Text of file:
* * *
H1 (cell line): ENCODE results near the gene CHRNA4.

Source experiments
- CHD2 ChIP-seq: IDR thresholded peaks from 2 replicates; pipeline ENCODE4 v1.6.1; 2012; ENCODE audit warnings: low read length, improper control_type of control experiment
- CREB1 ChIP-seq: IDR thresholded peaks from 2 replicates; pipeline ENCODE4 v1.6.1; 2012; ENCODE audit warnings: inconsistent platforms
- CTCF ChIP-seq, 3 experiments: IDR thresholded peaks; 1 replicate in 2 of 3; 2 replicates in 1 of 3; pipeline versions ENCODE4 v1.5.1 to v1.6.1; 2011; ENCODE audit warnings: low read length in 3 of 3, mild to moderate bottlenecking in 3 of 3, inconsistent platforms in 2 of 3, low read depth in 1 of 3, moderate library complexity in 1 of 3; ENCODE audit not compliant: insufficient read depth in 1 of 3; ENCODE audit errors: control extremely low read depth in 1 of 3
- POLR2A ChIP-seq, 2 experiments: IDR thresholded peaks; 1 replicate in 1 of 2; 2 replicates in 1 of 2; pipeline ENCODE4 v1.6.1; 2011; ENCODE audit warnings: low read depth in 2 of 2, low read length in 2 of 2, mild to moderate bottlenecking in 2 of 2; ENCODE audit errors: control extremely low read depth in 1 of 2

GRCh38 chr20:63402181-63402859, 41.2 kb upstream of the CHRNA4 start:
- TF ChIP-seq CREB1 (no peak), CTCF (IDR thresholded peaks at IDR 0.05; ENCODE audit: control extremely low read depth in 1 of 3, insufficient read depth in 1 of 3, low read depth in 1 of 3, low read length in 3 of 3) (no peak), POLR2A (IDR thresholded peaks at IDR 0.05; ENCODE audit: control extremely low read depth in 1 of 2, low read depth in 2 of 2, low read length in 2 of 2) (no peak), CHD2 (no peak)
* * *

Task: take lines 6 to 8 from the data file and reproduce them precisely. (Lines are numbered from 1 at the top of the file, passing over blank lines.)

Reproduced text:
- POLR2A ChIP-seq, 2 experiments: IDR thresholded peaks; 1 replicate in 1 of 2; 2 replicates in 1 of 2; pipeline ENCODE4 v1.6.1; 2011; ENCODE audit warnings: low read depth in 2 of 2, low read length in 2 of 2, mild to moderate bottlenecking in 2 of 2; ENCODE audit errors: control extremely low read depth in 1 of 2

GRCh38 chr20:63402181-63402859, 41.2 kb upstream of the CHRNA4 start:
- TF ChIP-seq CREB1 (no peak), CTCF (IDR thresholded peaks at IDR 0.05; ENCODE audit: control extremely low read depth in 1 of 3, insufficient read depth in 1 of 3, low read depth in 1 of 3, low read length in 3 of 3) (no peak), POLR2A (IDR thresholded peaks at IDR 0.05; ENCODE audit: control extremely low read depth in 1 of 2, low read depth in 2 of 2, low read length in 2 of 2) (no peak), CHD2 (no peak)